Wednesday, June 22, 2011

On being sociable and friendly competition

I'm a sociable guy although you may not know it from my living situation.  I live alone with a couple of fish and a cat.  The cat annoys me but so long as he doesn't deface my throw rugs too often he can stick around.  I have friends that I haven't talked to in over 10 years but I know if I saw them again it wouldn't seem like that long.

I chat with my neighbors regularly and at work I always have a smile and take the opportunity to engage in friendly conversation.  I'd almost call a few of my co-workers friends but the jury's still out on that.  I prefer to bestow the title on those whose relationship with me involves more than a mouse click.  I have more interaction with my co-workers than that but it's still a forced social environment.  Read my last post and you already know my tenure may be tenuous so there's not much point in getting too involved right now.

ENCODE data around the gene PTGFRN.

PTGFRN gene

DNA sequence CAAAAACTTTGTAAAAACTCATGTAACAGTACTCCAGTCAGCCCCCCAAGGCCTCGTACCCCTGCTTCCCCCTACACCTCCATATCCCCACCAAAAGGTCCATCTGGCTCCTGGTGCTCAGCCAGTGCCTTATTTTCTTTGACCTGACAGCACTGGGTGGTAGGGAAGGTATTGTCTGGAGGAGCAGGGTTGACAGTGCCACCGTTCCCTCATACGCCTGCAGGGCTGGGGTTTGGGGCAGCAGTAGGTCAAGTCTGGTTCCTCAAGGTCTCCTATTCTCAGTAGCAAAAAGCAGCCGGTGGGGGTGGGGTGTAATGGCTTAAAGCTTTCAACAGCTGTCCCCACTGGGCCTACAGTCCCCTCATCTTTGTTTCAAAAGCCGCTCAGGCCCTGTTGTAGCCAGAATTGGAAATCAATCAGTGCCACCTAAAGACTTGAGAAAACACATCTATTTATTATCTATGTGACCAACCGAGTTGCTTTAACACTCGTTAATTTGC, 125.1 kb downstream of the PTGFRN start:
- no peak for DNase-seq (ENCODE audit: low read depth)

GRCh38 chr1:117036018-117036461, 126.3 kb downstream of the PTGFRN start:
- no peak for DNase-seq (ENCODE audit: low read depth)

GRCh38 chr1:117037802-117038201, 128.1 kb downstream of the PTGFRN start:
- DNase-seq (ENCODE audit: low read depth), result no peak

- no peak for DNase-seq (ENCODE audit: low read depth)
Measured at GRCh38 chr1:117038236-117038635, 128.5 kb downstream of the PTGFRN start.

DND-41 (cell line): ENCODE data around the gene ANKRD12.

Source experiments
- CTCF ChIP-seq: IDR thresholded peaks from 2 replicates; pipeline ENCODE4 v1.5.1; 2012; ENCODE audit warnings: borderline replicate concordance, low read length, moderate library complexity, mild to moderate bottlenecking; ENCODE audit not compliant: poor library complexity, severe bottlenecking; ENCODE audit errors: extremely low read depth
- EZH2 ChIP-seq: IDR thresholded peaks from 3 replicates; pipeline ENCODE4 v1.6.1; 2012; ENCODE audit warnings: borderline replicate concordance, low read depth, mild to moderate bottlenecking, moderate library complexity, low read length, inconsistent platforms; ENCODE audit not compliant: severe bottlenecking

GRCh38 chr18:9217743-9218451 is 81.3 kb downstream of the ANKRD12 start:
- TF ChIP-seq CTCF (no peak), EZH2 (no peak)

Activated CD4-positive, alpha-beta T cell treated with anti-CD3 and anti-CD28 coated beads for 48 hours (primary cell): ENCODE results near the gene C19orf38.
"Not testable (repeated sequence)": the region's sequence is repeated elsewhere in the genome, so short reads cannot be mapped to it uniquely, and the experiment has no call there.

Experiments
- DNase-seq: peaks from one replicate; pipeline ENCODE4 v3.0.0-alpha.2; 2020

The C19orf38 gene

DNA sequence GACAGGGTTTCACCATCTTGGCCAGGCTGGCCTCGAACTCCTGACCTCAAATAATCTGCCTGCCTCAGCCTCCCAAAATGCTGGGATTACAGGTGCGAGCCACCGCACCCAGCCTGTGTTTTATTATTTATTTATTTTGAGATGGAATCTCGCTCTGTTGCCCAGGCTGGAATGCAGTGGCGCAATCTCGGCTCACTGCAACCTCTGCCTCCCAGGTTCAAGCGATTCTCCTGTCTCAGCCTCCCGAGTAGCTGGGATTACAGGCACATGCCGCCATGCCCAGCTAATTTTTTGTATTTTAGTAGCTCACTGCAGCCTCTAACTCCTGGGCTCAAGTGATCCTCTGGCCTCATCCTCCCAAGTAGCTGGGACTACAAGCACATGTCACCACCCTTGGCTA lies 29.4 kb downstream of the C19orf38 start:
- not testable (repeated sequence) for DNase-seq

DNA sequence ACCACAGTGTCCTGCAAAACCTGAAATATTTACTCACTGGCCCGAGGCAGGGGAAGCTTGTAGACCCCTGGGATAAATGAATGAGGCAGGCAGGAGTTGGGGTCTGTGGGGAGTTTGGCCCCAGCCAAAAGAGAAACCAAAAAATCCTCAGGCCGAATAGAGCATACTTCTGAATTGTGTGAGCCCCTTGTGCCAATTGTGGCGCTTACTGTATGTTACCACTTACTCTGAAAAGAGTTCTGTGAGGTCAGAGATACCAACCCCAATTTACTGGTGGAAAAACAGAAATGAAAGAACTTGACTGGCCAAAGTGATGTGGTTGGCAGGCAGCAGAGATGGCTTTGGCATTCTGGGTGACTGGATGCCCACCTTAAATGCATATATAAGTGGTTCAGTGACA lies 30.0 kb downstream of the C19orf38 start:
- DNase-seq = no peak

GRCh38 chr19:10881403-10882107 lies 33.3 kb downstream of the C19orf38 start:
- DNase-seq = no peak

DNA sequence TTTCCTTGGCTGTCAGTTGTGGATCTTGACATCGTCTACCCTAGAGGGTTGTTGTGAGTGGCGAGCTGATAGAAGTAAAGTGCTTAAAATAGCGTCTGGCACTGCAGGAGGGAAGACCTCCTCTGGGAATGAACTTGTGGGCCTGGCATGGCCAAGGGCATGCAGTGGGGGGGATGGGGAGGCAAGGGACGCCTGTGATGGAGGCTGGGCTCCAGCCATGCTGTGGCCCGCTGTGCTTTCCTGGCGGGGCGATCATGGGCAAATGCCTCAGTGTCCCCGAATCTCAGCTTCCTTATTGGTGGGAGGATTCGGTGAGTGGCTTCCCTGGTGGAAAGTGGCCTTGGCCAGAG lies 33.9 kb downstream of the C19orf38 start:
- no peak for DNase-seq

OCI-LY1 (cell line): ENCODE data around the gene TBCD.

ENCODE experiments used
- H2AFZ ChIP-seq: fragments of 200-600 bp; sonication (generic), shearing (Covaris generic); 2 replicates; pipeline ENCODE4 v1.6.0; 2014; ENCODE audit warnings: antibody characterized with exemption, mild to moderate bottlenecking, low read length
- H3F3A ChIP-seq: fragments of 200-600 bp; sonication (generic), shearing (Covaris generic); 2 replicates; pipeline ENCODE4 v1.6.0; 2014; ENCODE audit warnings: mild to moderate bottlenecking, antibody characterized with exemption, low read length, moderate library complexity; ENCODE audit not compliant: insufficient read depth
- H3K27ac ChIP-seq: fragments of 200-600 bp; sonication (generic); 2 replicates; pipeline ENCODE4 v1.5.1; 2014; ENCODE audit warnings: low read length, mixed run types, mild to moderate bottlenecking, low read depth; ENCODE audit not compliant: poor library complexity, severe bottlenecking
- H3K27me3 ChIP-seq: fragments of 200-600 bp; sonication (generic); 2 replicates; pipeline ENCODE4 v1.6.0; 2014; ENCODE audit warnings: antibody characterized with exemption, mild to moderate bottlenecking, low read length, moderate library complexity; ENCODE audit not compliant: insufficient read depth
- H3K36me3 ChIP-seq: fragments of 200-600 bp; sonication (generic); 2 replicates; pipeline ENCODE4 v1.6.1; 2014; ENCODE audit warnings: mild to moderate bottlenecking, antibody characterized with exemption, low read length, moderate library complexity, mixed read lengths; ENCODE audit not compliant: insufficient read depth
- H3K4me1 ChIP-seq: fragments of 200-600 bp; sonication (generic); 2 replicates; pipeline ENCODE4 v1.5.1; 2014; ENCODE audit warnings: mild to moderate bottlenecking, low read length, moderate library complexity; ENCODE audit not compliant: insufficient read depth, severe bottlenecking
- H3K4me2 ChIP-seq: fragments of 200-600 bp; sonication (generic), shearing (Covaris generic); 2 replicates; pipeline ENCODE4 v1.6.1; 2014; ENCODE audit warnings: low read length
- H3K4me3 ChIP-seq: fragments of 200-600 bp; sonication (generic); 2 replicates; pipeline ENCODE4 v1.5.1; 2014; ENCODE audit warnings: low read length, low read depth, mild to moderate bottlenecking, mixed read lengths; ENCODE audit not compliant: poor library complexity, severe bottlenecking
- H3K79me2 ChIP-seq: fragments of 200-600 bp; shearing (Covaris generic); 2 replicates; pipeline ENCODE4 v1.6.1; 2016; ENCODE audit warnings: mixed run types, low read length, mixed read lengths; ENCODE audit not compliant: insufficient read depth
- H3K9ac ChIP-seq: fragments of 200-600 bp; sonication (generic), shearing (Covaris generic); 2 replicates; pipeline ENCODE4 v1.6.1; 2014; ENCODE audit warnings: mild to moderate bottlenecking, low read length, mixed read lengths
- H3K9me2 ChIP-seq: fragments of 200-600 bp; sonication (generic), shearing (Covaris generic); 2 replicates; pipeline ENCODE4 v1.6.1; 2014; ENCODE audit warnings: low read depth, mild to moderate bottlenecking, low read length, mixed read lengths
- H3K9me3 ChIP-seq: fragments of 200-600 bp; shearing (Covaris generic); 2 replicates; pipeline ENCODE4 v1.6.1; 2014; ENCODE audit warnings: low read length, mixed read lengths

and how does this relate to gaming?

Well here's the segue...(pronounced SEDGE WAY and I don't mean the scooter thing)

I love co-op gaming.  You can't have that without being sociable.  I don't care what kind of cold
self-serving introvert you think you are.  Without being able to at least tolerate others of your species you won't get very far in any co-op game. 

If you're REALLY sociable you might actually enjoy pure multi player gaming and actually have one of those fancy bluetooth headsets that let you yell at your teammates on the other side of the country (or the room in my case).

Of course with participation in any group activity (especially gaming) a spirit of friendly competition is bound to develop.  And so it is with me.

As you know I have a regular gaming night with friends and when we get together it's impossible not to recount our accomplishments since our last meeting.  It could be as simple as, "Dude, I beat your time on the Forest trail track."  or "I don't know how you got 1:32 in that hot pursuit race"